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Scientists have found how HIV propagates itself through the body paving the way for new drugs to combat the infection.
A key part of HIV's success is a trick to propagate itself inside the body, researchers said.
Once HIV has infected a cell, it forces the cell to make a little capsule out of its own membrane, filled with the virus, according to the study published in the journal Proceedings of the National Academy of Sciences.
The capsule pinches off - a process called "buddin" - and floats away to infect more cells. Once inside another unsuspecting cell, the capsule coating falls apart, and the HIV RNA gets to work.
Scientists knew that budding involves an HIV protein complex called Gag protein, but the details of the molecular process were murky.
"For a while now we have had an idea of what the final assembled structure looks like, but all the details in between remained largely unknown," said Gregory Voth, from the University of Chicago in the US.
Since it has been difficult to get a good molecular - level snapshot of the protein complex with imaging techniques, Voth and his team built a computer model to simulate Gag in action.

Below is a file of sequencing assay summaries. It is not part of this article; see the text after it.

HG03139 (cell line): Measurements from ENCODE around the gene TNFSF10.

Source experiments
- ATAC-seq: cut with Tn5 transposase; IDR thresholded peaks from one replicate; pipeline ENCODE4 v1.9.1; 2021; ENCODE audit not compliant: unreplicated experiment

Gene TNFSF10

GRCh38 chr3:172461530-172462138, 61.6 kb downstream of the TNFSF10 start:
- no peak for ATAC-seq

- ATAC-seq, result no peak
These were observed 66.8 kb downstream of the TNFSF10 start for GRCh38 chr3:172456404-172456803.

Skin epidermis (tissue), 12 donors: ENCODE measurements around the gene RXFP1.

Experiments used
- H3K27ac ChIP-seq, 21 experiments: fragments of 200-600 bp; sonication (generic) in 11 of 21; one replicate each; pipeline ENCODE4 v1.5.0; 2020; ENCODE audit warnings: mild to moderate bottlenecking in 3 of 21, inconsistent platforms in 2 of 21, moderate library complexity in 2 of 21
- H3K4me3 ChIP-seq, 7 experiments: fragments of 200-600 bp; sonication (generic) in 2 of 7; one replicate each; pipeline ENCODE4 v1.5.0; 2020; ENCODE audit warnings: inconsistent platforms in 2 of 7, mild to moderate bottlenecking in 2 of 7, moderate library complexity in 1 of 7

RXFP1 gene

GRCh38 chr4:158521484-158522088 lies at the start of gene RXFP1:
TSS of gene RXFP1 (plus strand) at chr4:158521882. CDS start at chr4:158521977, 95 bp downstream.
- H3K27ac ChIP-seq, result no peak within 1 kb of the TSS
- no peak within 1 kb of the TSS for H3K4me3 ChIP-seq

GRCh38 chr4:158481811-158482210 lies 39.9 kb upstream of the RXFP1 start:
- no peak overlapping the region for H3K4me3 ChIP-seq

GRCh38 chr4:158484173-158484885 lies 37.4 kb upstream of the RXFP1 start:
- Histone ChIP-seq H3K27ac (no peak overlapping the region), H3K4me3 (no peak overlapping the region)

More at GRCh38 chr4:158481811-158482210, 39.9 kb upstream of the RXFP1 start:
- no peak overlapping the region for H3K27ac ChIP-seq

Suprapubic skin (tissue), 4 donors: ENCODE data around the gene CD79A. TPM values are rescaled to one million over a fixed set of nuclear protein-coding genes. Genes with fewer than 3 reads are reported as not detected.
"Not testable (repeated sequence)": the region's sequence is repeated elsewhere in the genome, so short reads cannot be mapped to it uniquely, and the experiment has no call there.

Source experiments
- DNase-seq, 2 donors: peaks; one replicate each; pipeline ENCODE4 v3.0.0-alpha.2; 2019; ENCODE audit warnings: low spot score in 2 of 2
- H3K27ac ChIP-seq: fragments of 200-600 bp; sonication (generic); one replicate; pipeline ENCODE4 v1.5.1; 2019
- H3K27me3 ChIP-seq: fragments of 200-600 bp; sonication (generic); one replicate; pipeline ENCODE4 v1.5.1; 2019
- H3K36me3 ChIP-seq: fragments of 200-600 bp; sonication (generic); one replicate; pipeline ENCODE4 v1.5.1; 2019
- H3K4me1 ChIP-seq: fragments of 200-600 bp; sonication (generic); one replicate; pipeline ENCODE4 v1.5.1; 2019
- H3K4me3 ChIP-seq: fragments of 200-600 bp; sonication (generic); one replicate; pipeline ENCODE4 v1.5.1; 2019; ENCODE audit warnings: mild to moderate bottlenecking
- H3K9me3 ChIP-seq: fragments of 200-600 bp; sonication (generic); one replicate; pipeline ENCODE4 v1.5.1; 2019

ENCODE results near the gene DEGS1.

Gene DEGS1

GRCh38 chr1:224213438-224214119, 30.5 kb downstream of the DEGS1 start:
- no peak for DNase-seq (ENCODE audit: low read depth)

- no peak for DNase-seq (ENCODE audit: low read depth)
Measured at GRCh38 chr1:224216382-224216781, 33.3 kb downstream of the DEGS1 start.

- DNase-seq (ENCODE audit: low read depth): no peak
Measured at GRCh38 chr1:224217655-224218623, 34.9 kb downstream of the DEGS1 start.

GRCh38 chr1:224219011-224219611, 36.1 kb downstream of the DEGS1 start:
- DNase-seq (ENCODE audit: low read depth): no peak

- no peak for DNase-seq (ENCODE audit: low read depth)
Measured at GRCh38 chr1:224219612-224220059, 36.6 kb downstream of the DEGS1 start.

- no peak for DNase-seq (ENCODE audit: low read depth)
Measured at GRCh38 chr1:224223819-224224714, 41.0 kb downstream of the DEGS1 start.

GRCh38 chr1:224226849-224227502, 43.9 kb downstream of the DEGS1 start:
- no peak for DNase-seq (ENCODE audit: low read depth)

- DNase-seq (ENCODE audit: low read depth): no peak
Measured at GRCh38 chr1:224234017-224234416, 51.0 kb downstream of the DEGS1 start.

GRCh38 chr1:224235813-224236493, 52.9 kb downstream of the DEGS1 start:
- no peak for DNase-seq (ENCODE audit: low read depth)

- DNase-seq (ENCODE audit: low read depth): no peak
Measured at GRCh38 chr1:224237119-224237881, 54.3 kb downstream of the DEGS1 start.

Simulations allowed them to tweak the model until they arrived at the most likely configurations for the molecular process.
They built a model of missing parts of the Gag protein complex, and tweaked it until they could see how the proteins assemble by taking advantage of cellular infrastructure in preparation for the budding process.
"It really demonstrates the power of modern computing for simulating viruses," said Voth.
(This story has not been edited by Business Standard staff and is auto-generated from a syndicated feed.)